Welcome to Fairyland where we will explore the vast landscape of fairytales, legends, myths and the long term effects they might have on our health, lifestyle, and the way in which we view our world.
Hello, I’m Crystal Whimsey, Author of ”The Fairy’s Tea”, and I love fairies. I love to entertain children with tales of the enchanting garden fairies that live in Wisteria Woods. I’m Irish on my mother’s side so I come to my love of the fairies quite naturally. They have been most companionable over the years and I cannot imagine life without them.
So, just how do you get to Fairyland, to the enchanted isle of Tir na nOg? Well, you need a guide, preferably one who despite her years has stoically and stubbornly refused to grow up. That would be me. I’ll show you the way through the magic, the myth, and the mystery. The Magic of Tir na nOg is eternal youth, health and happiness. It is based on the Irish legend of Oisen and many believe that the doorway is in the beautiful Glens of Antrim near Ballycastle in Northern Ireland. Kenneth North wrote in 1950,
Far across yonder blue lies a true fairyland
With the sea rippling over
the shingle and sand.
Where the gay honeysuckle is luring the bee
green glens of Antrim are calling to me.
You must believe me though, when I tell you that the doorway is just within your reach, no matter where you are. It only takes the proper mindset to open it. Very young children know instictively how to open it, they wander in and out at will. But as society presses skepticism upon us we begin to age and the gateway slams shut, locked tight like the Wicket to the Silvan Dells in the Wizard of Wisteria Wood. But, I am determined to help you gain the golden key, unlock the wicket and enter once more the land of eternal youth. I have the perfect place to start.
The Silver Bough
The apple tree is sacred to fairies. They call it the Silver Bough. Wherever an apple tree grows the fairies will gather. Often, their wands are made of apple wood which is famed for its mystical, magical properties. Maybe the fairies have it right. The Scientific community is absolutely awash with good news these days regarding the scrumptious fruit. Apples make a delicious dessert baked into fruit pies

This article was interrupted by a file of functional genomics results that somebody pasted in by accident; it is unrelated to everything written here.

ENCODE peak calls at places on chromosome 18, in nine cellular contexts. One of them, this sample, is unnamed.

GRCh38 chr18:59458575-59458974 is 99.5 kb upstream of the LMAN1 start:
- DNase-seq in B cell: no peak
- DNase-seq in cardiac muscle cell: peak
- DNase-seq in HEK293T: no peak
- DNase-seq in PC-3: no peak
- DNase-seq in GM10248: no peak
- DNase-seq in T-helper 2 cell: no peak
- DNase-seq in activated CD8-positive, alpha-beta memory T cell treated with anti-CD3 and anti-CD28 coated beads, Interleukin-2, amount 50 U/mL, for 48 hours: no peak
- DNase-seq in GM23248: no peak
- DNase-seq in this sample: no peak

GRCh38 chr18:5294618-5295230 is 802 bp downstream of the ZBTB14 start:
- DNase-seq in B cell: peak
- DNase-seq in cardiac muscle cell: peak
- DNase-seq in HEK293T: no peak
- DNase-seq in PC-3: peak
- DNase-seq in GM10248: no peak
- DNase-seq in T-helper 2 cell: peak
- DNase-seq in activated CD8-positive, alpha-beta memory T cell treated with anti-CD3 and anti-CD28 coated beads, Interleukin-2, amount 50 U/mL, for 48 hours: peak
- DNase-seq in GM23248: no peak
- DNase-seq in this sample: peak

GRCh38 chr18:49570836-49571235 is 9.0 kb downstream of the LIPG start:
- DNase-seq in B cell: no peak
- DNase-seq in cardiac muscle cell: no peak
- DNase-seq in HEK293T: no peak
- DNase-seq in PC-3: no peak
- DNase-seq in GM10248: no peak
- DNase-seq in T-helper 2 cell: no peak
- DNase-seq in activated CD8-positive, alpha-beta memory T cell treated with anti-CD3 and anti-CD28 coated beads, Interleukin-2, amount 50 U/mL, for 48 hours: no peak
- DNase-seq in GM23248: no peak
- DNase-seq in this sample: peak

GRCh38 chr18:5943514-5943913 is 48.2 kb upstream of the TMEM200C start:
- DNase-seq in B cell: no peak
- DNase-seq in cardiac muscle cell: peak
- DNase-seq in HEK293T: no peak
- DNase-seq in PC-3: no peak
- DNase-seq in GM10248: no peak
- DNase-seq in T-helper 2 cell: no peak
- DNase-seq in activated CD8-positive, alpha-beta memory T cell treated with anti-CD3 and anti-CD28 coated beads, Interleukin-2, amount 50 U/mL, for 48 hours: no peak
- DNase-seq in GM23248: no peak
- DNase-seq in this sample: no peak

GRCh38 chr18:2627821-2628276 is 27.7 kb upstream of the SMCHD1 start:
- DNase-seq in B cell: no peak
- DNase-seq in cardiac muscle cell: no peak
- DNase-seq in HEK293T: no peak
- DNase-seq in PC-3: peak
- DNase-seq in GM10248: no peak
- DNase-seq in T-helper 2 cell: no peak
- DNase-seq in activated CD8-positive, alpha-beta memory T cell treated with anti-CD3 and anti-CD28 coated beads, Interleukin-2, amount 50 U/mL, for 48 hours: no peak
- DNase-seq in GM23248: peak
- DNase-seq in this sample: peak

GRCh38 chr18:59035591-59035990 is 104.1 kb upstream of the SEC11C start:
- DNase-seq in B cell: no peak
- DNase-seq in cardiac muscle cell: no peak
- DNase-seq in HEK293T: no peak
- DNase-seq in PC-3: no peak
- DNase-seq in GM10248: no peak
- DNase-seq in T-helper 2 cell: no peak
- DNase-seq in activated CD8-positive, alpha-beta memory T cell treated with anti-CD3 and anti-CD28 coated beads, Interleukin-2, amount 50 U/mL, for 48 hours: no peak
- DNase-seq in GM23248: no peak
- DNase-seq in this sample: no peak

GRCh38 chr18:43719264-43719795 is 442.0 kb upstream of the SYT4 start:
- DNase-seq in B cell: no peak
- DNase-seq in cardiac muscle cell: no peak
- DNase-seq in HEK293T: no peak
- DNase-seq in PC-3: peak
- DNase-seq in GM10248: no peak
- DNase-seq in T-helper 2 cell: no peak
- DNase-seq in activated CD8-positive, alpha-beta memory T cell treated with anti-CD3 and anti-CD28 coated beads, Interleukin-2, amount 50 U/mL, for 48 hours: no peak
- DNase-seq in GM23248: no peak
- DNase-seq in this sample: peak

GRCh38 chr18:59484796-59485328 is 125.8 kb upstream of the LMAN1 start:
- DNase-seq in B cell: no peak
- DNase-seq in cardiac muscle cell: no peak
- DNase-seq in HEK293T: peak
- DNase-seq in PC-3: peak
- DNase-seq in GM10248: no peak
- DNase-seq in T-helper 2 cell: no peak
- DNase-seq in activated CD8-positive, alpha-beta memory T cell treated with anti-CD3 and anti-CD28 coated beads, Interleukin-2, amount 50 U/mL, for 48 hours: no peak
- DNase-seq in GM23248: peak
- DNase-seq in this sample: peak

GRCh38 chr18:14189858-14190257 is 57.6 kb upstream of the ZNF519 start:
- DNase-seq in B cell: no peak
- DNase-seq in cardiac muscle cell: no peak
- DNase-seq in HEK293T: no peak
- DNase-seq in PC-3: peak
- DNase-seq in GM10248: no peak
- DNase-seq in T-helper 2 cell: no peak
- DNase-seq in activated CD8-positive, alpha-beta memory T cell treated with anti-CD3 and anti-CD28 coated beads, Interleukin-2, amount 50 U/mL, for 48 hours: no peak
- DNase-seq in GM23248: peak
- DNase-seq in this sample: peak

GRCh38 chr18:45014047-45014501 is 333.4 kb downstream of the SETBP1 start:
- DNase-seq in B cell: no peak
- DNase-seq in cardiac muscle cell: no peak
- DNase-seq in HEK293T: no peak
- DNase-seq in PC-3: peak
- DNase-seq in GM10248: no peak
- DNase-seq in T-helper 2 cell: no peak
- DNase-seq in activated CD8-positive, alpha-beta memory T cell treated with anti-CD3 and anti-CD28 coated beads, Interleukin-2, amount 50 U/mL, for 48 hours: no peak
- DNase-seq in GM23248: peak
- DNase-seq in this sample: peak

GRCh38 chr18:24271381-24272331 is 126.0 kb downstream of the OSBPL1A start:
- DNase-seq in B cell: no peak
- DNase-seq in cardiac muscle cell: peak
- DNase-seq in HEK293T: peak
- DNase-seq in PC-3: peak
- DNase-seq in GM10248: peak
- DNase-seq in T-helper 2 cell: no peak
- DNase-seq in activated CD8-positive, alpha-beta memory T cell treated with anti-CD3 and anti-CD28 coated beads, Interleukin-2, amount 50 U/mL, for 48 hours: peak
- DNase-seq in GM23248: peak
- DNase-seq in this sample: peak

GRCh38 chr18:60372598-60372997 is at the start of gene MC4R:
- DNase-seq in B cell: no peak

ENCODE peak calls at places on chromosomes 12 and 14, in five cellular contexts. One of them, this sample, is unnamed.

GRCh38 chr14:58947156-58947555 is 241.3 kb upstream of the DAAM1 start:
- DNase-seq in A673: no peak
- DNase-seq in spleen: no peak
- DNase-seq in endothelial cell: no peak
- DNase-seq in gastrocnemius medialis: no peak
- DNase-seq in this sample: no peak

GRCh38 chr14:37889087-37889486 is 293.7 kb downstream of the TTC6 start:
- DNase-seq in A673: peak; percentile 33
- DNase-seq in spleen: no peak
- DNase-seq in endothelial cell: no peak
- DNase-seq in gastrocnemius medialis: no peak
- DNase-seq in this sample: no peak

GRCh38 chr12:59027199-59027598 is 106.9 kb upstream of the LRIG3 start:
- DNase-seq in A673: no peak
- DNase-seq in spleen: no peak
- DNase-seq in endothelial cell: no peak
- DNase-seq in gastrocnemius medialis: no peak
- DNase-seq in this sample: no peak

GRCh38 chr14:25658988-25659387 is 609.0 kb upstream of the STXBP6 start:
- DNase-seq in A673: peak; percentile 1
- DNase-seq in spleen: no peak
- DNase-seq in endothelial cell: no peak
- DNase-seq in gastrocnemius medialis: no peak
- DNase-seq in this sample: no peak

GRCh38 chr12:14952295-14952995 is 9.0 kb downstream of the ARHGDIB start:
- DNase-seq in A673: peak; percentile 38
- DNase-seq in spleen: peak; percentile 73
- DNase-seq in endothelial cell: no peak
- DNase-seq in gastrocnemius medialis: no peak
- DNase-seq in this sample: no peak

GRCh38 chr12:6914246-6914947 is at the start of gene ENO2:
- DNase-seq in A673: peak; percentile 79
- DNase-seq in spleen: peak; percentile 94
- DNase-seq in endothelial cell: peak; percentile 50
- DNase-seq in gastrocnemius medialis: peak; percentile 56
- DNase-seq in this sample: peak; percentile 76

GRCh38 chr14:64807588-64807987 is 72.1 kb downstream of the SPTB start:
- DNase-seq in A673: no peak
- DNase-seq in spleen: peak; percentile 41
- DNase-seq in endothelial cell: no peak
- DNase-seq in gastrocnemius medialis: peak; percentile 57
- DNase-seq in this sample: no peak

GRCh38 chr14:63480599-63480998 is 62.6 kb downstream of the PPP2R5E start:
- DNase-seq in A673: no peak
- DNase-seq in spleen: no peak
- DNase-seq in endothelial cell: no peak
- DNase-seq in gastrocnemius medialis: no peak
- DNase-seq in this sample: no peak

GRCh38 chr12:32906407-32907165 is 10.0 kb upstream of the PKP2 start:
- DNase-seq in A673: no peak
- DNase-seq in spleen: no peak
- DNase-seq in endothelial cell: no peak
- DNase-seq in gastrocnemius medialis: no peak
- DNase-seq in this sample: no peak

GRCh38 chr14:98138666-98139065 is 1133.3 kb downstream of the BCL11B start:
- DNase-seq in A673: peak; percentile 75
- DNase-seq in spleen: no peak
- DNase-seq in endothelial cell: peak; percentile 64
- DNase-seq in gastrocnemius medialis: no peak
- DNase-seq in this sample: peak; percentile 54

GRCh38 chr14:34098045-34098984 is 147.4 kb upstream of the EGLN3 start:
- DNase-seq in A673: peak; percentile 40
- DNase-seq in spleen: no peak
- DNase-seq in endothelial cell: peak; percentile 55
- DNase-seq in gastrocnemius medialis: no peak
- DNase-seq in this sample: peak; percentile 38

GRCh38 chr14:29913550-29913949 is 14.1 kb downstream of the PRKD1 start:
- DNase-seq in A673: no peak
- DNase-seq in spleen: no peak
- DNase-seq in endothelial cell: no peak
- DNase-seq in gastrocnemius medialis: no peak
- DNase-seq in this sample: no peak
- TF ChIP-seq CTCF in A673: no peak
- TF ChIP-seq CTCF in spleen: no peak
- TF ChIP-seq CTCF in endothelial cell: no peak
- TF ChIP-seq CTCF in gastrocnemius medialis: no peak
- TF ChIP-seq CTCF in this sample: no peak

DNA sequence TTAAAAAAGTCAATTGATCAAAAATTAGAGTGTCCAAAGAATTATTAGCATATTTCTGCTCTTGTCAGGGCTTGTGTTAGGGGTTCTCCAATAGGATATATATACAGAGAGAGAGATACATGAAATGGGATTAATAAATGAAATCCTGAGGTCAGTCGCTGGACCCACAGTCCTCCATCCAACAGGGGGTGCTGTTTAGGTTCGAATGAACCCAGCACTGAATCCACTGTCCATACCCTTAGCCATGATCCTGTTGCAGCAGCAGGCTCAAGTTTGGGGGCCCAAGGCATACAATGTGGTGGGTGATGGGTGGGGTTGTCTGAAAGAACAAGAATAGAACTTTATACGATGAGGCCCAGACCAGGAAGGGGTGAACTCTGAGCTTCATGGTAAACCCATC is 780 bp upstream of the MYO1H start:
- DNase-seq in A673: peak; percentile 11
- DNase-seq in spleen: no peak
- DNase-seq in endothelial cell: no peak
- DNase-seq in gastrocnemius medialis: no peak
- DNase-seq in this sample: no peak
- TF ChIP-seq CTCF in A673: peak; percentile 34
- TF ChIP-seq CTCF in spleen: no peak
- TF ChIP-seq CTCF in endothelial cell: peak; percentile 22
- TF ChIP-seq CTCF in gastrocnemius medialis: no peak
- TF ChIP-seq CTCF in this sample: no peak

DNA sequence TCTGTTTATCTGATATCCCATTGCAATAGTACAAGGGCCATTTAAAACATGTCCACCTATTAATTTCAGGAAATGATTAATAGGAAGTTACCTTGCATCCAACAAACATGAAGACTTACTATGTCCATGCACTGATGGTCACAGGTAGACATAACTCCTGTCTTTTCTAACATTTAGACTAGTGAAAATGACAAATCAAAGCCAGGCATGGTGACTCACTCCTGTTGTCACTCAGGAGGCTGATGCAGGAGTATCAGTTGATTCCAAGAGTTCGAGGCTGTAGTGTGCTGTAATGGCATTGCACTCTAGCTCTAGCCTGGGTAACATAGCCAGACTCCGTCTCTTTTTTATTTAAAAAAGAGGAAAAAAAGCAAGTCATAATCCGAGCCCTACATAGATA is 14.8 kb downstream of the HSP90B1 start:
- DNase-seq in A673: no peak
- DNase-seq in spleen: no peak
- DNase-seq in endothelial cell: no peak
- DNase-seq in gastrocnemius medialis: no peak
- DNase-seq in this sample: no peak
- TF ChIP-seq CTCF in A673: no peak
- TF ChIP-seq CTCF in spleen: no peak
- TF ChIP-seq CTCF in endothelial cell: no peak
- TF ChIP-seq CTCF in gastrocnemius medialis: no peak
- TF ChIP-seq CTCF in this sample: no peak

and cobblers, a tasty side dish tossed into salads and a nutritious snack fresh off the tree.
September, October and November are all designated National Apple Months. From the Garden of Eden to the Mystic Avalon no fruit is more celebrated in literature and myth than the apple. Hippomanias won his bride, Atalanta, with golden apples given to him by Aphrodite and in Hera’s orchard in the Garden of Hesperides grow the Golden Apples of immortality. The apple tree has been referred to as the tree of knowledge and in point of fact a study showing that apple juice improved mood, memory and behavior in a group of
nursing home patients was cited in the June, 2010 issue of the “American Journal of Alzheimer Disease and Other Dementias”.
In addition to positive cognitive effects, apples have a low glycemic index which is good news for diabetics. Two separate studies, one in 2005 from Cornell University and one in 2011 from Scientists at the Western Australian Institute for Medical Research in Perth suggests the phytochemical nutrients in apples may inhibit breast cancer and have an anticarcinogenic effect on the lower colon and it doesn’t stop there.
Results of a ten year study by Dutch researchers, September 16th, 2011 edition of Science Daily, found eating apples reduced the risk of stroke by as much as 52%. Immortality? Maybe not, but it sounds like an apple a day can certainly help keep the doctor away. So go ahead, take a bite. Or better yet; bake a pie. You will find an easy recipe at my website;
Let your children or grandchildren help and while you are waiting for it to bake I’ll read to them a story about one of my favorite fairies; Fairy Ella Willow Wise.